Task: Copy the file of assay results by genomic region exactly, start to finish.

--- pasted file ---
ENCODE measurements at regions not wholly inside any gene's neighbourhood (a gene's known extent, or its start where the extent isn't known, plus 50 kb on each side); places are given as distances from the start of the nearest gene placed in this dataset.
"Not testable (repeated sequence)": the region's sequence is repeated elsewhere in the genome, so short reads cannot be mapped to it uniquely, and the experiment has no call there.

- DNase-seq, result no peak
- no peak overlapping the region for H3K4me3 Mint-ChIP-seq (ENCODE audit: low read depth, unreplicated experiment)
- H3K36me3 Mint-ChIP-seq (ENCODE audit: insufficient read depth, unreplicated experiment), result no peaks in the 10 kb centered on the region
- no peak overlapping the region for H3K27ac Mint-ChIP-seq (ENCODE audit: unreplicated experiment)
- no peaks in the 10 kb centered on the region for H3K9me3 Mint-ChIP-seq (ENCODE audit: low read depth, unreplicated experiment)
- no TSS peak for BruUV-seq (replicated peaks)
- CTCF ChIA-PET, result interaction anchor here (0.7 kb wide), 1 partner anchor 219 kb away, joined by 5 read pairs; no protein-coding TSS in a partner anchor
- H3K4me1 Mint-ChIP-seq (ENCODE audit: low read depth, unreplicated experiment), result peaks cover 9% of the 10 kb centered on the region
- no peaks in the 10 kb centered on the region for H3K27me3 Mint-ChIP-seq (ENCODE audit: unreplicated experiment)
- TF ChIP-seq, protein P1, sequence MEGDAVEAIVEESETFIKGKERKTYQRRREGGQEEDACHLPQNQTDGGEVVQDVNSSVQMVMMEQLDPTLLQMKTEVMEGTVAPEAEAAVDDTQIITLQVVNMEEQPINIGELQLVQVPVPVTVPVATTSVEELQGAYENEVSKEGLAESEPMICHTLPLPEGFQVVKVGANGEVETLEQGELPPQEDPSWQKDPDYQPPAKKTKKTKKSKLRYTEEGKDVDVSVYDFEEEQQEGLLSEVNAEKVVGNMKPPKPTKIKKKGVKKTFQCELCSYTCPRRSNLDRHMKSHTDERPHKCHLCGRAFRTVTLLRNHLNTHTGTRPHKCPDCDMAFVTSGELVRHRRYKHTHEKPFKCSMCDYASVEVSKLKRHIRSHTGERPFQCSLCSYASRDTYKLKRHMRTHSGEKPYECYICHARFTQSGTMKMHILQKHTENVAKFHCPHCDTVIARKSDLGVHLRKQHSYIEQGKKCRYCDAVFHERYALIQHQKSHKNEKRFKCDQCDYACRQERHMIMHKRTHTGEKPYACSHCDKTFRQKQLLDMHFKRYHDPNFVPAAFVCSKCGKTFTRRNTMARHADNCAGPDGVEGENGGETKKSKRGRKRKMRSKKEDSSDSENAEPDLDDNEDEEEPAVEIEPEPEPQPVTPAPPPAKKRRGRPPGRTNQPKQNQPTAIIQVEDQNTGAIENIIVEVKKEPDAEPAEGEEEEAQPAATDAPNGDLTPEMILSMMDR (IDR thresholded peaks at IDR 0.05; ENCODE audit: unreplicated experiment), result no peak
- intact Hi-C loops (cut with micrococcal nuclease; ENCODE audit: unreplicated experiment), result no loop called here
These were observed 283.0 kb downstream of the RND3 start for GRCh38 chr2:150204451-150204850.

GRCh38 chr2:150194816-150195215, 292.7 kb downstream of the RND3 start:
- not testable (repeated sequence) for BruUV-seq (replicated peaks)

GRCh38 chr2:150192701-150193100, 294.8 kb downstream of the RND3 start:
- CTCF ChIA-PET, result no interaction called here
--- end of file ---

ENCODE measurements at regions not wholly inside any gene's neighbourhood (a gene's known extent, or its start where the extent isn't known, plus 50 kb on each side); places are given as distances from the start of the nearest gene placed in this dataset.
"Not testable (repeated sequence)": the region's sequence is repeated elsewhere in the genome, so short reads cannot be mapped to it uniquely, and the experiment has no call there.

- DNase-seq, result no peak
- no peak overlapping the region for H3K4me3 Mint-ChIP-seq (ENCODE audit: low read depth, unreplicated experiment)
- H3K36me3 Mint-ChIP-seq (ENCODE audit: insufficient read depth, unreplicated experiment), result no peaks in the 10 kb centered on the region
- no peak overlapping the region for H3K27ac Mint-ChIP-seq (ENCODE audit: unreplicated experiment)
- no peaks in the 10 kb centered on the region for H3K9me3 Mint-ChIP-seq (ENCODE audit: low read depth, unreplicated experiment)
- no TSS peak for BruUV-seq (replicated peaks)
- CTCF ChIA-PET, result interaction anchor here (0.7 kb wide), 1 partner anchor 219 kb away, joined by 5 read pairs; no protein-coding TSS in a partner anchor
- H3K4me1 Mint-ChIP-seq (ENCODE audit: low read depth, unreplicated experiment), result peaks cover 9% of the 10 kb centered on the region
- no peaks in the 10 kb centered on the region for H3K27me3 Mint-ChIP-seq (ENCODE audit: unreplicated experiment)
- TF ChIP-seq, protein P1, sequence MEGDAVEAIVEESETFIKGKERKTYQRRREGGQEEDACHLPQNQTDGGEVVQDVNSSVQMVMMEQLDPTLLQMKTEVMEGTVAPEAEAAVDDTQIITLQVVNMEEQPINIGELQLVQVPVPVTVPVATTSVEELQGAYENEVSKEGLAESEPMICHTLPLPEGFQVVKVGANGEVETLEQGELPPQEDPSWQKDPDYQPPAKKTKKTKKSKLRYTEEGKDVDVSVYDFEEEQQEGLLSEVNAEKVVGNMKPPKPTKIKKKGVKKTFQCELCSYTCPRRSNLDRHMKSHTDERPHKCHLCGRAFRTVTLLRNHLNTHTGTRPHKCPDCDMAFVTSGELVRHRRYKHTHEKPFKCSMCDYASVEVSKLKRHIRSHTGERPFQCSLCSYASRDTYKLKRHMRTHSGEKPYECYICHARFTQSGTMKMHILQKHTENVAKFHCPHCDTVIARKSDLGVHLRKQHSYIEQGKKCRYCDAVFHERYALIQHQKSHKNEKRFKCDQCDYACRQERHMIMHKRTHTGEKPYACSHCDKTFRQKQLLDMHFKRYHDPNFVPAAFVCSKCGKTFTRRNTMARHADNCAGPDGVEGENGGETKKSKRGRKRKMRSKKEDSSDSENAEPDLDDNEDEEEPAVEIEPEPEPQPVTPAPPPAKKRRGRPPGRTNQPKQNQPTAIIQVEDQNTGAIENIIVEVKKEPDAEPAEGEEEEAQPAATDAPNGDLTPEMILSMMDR (IDR thresholded peaks at IDR 0.05; ENCODE audit: unreplicated experiment), result no peak
- intact Hi-C loops (cut with micrococcal nuclease; ENCODE audit: unreplicated experiment), result no loop called here
These were observed 283.0 kb downstream of the RND3 start for GRCh38 chr2:150204451-150204850.

GRCh38 chr2:150194816-150195215, 292.7 kb downstream of the RND3 start:
- not testable (repeated sequence) for BruUV-seq (replicated peaks)

GRCh38 chr2:150192701-150193100, 294.8 kb downstream of the RND3 start:
- CTCF ChIA-PET, result no interaction called here